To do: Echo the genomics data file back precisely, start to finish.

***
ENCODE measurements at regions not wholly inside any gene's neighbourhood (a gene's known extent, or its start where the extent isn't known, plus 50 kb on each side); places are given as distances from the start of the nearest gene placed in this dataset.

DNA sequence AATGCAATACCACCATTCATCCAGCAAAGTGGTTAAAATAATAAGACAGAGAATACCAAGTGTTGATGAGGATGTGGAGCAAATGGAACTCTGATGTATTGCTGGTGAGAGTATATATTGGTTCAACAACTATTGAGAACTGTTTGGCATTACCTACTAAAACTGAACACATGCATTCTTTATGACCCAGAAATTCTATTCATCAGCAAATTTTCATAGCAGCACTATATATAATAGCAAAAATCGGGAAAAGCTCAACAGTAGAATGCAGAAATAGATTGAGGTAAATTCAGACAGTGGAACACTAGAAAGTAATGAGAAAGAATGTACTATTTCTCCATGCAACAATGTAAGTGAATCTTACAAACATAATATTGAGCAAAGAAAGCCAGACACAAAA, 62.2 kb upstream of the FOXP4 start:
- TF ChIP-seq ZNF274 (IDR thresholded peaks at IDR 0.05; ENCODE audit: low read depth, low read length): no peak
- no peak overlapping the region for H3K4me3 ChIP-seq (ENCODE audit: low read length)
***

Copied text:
ENCODE measurements at regions not wholly inside any gene's neighbourhood (a gene's known extent, or its start where the extent isn't known, plus 50 kb on each side); places are given as distances from the start of the nearest gene placed in this dataset.

DNA sequence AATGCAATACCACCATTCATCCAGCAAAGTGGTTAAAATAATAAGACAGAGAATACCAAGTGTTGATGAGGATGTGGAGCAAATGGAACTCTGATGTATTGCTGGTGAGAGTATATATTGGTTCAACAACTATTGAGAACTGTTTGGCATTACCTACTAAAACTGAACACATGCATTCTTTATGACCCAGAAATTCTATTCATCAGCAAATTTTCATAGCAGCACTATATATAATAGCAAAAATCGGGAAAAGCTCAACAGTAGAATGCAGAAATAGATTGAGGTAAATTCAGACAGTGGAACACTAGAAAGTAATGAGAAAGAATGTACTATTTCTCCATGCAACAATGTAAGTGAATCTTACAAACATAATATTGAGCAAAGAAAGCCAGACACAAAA, 62.2 kb upstream of the FOXP4 start:
- TF ChIP-seq ZNF274 (IDR thresholded peaks at IDR 0.05; ENCODE audit: low read depth, low read length): no peak
- no peak overlapping the region for H3K4me3 ChIP-seq (ENCODE audit: low read length)